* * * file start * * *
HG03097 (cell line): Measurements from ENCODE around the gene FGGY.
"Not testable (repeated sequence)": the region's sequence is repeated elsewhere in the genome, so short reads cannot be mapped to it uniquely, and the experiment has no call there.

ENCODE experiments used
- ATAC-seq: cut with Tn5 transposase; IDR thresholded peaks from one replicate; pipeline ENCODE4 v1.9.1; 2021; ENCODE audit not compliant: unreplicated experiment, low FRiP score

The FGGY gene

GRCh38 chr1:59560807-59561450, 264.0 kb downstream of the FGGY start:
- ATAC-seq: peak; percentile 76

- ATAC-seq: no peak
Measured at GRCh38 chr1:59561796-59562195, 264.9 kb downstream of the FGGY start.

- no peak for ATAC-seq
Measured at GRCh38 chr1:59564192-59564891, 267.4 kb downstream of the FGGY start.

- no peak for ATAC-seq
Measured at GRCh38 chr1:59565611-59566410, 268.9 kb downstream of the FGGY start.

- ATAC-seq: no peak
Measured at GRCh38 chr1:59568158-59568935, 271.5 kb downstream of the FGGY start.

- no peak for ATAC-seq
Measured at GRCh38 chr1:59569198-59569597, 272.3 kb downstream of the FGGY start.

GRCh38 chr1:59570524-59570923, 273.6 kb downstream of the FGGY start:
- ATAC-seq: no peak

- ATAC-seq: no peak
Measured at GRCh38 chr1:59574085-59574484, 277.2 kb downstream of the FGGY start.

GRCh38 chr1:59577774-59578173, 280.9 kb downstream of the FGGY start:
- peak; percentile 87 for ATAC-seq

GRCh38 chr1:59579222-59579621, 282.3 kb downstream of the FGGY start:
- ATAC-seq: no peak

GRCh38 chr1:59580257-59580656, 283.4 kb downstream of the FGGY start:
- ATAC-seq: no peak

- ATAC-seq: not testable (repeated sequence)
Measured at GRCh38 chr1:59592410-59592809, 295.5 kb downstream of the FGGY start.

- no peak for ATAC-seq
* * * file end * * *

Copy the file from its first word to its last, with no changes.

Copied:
HG03097 (cell line): Measurements from ENCODE around the gene FGGY.
"Not testable (repeated sequence)": the region's sequence is repeated elsewhere in the genome, so short reads cannot be mapped to it uniquely, and the experiment has no call there.

ENCODE experiments used
- ATAC-seq: cut with Tn5 transposase; IDR thresholded peaks from one replicate; pipeline ENCODE4 v1.9.1; 2021; ENCODE audit not compliant: unreplicated experiment, low FRiP score

The FGGY gene

GRCh38 chr1:59560807-59561450, 264.0 kb downstream of the FGGY start:
- ATAC-seq: peak; percentile 76

- ATAC-seq: no peak
Measured at GRCh38 chr1:59561796-59562195, 264.9 kb downstream of the FGGY start.

- no peak for ATAC-seq
Measured at GRCh38 chr1:59564192-59564891, 267.4 kb downstream of the FGGY start.

- no peak for ATAC-seq
Measured at GRCh38 chr1:59565611-59566410, 268.9 kb downstream of the FGGY start.

- ATAC-seq: no peak
Measured at GRCh38 chr1:59568158-59568935, 271.5 kb downstream of the FGGY start.

- no peak for ATAC-seq
Measured at GRCh38 chr1:59569198-59569597, 272.3 kb downstream of the FGGY start.

GRCh38 chr1:59570524-59570923, 273.6 kb downstream of the FGGY start:
- ATAC-seq: no peak

- ATAC-seq: no peak
Measured at GRCh38 chr1:59574085-59574484, 277.2 kb downstream of the FGGY start.

GRCh38 chr1:59577774-59578173, 280.9 kb downstream of the FGGY start:
- peak; percentile 87 for ATAC-seq

GRCh38 chr1:59579222-59579621, 282.3 kb downstream of the FGGY start:
- ATAC-seq: no peak

GRCh38 chr1:59580257-59580656, 283.4 kb downstream of the FGGY start:
- ATAC-seq: no peak

- ATAC-seq: not testable (repeated sequence)
Measured at GRCh38 chr1:59592410-59592809, 295.5 kb downstream of the FGGY start.

- no peak for ATAC-seq